The Centre for Rehabilitation Research in Oxford (RRIO) lead by Professor Sallie Lamb of NDORMS has been awarded £2 million by the National Institute for Health Research (NIHR) to look at improving the management of lower back pain in older people.
Lower back pain is now recognised as the leading disabling condition in the world, with over 70% of people suffering with it in their lifetime. Older people in particular are at higher risk of having the most serious forms of lower back pain, leading to mobility decline and falls, as well as frailty and loss of independence – a key concern for this age group.
Despite this, lower back pain in older people is often ignored, missed or mismanaged in primary care. Both patients and their GPs may dismiss treatment for lower back pain, instead accepting it as part of ageing and prioritising the treatment of other health conditions. In addition, although there is a large amount of research on back pain, older people are often excluded from these studies.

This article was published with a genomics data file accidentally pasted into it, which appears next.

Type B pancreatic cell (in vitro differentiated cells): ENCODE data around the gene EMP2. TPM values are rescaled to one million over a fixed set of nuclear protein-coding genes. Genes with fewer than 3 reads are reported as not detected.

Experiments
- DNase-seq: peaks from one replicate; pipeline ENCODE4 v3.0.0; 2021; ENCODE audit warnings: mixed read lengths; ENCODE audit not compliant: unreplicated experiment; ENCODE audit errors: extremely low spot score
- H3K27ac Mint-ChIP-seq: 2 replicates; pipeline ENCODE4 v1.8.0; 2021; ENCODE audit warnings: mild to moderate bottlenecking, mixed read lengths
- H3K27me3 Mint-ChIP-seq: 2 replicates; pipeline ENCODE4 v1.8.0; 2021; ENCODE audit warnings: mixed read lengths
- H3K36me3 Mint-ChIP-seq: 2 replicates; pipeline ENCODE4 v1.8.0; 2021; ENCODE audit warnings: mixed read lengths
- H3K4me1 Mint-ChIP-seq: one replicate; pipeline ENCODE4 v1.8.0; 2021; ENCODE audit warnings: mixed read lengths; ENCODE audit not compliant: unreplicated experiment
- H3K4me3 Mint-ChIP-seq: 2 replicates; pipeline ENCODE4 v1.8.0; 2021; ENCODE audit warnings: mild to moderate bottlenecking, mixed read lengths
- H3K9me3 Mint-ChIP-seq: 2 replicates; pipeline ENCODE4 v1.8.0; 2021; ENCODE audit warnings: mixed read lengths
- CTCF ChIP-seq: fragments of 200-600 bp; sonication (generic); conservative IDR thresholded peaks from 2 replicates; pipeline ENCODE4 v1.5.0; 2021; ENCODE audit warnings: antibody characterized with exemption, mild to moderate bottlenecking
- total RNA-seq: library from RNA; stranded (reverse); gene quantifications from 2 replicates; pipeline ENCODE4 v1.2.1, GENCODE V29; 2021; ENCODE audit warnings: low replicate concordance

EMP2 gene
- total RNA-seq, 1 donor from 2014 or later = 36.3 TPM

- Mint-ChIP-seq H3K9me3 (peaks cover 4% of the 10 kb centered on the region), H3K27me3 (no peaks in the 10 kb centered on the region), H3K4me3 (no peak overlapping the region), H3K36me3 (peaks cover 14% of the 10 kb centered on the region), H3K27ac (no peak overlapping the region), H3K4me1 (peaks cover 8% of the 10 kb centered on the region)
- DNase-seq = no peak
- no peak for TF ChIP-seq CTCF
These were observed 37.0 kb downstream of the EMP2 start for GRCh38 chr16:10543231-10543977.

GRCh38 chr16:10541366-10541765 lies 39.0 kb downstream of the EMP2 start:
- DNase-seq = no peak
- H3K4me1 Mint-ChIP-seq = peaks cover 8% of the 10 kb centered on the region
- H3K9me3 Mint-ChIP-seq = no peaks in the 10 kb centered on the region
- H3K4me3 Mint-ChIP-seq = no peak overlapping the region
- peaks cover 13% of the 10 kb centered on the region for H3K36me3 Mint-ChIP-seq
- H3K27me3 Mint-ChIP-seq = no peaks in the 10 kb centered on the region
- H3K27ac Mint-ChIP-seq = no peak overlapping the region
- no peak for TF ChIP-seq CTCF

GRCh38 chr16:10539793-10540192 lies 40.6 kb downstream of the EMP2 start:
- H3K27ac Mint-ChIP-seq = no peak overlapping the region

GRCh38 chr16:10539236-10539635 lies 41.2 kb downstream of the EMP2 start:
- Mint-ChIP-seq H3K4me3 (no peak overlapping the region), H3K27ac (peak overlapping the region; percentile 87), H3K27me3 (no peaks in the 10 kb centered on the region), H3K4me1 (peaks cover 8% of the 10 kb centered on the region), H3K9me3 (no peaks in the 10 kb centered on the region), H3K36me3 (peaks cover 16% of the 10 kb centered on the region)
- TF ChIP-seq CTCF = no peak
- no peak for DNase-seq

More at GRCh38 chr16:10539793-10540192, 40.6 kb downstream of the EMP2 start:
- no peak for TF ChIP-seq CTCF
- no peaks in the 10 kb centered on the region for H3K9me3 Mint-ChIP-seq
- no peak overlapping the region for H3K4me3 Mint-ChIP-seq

The BOOST programme of research (Better Outcomes for Older People with Spinal Trouble) will help primary health care clinicians, patients and their carers recognise when to prioritize the treatment of back pain , and to explore and hopefully counter prejudices held by older people and clinicians. It will also evaluate a physiotherapy programme for people with neurogenic claudication, a condition arising from ageing changes within the spine, which is common in older people and can severely limit their ability to walk and stand.
Dr Esther Williamson, NDORMS Research Fellow and project lead says: "Remaining independent is the key concern for older people. Through this work we want to develop evidence based treatment strategies as well as an improved understanding of prognosis and greater knowledge about back pain in older people. By developing effective treatments we hope to reduce pain but also have an impact on broader health outcomes, helping older people to remain active and independent and preventing falls and frailty."
If you’d like to find out more about this study or be involved, please contact Esther and the BOOST research team at BOOST@ndorms.ox.ac.uk